Hard truths behind the housing shortage
Entitlement approvals are slowing things down, stated Jeff Whiton, CEO of the HBA

“Timescales in development and home building are long enough and cost change is happening so fast that it’s difficult to model our projects accurately,” said David Sinkey, founder and president of Boulder Creek Neighborhoods.

Inventory shortages in the residential real estate market have plagued metro Denver for years — shortages that drive up prices, frustrate would-be buyers with a lack of options and create bidding wars over the few homes there are on the market.

In February, the number of active listings in metro Denver dropped to a record low of 3,878, according to the Denver Metro Association of Realtors. The busy spring and summer selling seasons boosted that number back up over 7,000 by September. But in a market with this much demand, it’s still not enough to satisfy people looking to buy.

So, with record high pricing and record low inventory, why aren’t builders putting up homes as fast as they can to meet this demand?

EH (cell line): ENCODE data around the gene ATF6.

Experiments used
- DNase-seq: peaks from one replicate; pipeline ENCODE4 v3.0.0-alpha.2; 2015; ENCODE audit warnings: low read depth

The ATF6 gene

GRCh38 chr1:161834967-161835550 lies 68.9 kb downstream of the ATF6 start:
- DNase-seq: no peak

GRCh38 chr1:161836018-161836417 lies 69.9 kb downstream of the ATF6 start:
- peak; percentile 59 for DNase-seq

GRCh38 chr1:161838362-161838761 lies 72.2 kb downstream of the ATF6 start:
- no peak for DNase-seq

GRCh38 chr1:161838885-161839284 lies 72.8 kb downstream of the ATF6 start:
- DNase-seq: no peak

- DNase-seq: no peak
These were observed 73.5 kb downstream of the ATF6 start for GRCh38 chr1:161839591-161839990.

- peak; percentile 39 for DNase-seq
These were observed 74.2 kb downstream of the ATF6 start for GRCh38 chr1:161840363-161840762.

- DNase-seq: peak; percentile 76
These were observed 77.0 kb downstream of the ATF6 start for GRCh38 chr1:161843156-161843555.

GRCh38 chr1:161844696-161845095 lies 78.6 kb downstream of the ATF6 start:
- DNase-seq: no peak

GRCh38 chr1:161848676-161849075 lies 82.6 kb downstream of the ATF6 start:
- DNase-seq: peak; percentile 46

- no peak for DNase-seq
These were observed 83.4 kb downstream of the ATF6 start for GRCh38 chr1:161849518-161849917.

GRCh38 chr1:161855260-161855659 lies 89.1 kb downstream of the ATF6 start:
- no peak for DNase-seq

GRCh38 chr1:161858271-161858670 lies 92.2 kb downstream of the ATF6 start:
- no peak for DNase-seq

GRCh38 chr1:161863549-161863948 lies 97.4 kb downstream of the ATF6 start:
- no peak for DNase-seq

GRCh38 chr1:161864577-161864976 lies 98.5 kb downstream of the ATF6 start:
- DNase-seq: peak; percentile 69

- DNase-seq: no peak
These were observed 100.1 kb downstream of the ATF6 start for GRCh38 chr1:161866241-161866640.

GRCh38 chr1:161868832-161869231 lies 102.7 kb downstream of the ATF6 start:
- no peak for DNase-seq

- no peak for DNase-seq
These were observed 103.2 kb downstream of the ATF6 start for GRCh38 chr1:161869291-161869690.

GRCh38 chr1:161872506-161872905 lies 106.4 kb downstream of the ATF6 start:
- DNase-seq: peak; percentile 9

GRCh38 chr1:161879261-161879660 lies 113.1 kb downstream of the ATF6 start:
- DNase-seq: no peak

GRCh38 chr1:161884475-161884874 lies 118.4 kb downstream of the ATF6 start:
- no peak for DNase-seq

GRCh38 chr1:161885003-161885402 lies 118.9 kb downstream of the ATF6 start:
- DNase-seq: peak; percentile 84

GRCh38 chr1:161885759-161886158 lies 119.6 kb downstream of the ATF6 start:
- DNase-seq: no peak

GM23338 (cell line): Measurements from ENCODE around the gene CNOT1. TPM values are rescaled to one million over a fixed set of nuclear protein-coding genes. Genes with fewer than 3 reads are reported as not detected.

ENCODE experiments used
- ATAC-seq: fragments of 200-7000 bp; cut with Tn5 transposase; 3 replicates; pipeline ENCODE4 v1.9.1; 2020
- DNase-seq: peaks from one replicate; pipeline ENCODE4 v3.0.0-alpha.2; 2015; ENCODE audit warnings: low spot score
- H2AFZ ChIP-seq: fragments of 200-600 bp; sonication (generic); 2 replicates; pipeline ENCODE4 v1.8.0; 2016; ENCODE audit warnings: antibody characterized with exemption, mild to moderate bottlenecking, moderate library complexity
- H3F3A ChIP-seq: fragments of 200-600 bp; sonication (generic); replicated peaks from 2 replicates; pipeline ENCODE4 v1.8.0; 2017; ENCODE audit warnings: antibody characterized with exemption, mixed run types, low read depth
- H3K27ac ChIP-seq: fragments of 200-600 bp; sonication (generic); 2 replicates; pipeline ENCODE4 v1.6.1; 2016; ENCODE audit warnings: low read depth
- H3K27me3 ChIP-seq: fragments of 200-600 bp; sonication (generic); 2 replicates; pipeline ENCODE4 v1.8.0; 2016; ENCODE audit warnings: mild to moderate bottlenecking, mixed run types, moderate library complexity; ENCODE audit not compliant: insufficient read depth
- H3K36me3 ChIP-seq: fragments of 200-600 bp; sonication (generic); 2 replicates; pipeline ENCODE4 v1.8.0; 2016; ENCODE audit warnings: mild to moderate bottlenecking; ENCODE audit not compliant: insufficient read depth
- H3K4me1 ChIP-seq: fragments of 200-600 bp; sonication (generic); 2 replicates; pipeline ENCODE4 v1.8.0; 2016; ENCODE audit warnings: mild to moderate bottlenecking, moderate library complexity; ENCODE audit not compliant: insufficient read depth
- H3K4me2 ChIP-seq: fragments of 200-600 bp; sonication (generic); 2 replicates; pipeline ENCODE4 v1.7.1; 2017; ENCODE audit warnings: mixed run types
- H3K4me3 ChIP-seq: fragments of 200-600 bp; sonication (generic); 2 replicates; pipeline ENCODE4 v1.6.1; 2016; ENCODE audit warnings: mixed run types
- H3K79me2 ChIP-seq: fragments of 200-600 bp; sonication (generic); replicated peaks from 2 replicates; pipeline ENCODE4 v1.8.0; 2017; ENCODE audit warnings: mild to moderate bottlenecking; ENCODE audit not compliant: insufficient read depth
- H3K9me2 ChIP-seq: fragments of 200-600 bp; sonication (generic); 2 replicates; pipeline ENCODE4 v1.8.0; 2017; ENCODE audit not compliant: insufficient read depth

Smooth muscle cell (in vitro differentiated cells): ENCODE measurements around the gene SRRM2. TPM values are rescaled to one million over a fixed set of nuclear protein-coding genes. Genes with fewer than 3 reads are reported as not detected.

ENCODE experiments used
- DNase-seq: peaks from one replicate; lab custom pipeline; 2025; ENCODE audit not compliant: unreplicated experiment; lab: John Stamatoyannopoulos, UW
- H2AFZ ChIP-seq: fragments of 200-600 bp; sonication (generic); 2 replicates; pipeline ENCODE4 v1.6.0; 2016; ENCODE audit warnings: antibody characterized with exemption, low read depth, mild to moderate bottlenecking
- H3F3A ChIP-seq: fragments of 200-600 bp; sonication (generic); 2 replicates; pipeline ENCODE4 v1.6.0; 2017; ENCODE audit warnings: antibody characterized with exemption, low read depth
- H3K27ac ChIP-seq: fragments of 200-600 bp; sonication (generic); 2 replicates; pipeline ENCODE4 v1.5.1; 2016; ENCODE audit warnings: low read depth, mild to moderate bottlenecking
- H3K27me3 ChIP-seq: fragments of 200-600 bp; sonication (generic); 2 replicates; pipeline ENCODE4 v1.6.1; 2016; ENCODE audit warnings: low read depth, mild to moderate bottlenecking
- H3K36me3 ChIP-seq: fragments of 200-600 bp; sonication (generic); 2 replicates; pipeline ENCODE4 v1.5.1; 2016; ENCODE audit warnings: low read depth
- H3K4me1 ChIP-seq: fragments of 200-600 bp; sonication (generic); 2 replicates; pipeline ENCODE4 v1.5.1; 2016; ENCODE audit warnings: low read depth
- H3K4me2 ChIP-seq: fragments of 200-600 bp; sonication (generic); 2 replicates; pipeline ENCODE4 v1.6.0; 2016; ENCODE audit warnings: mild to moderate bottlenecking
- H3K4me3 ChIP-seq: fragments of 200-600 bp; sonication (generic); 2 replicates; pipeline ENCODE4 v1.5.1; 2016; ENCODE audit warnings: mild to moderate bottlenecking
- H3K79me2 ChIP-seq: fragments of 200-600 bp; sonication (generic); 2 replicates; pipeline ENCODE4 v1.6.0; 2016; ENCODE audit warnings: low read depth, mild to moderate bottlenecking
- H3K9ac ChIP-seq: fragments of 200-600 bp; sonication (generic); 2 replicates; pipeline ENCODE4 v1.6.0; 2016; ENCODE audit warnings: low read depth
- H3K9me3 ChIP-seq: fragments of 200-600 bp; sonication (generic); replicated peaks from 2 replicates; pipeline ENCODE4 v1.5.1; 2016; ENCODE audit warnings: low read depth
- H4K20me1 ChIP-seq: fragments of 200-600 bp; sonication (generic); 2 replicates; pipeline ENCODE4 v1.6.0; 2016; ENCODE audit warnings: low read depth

It’s expensive to build a house, they say, and getting pricier all the time.
Also, available land is limited, and when it can be found, it costs a lot of money and the “entitlement” process — the legal steps needed before construction can start — is slow. In addition, materials costs are unpredictable, and construction labor is hard to find, especially in a state with some of the lowest unemployment rates in the nation.
Builders are finding ways around these challenges, but the extra time and expense it requires means that even though the metro area is poised to build more homes this year than last, the number of homes underway is not enough to meet demand.
And, the homes are more expensive to build, which increases the end cost for homebuyers.
10 years to break ground
Nearly 10 years after home building came to a screeching halt during the recession, builders are back in action...Read more in Denver Business Journal

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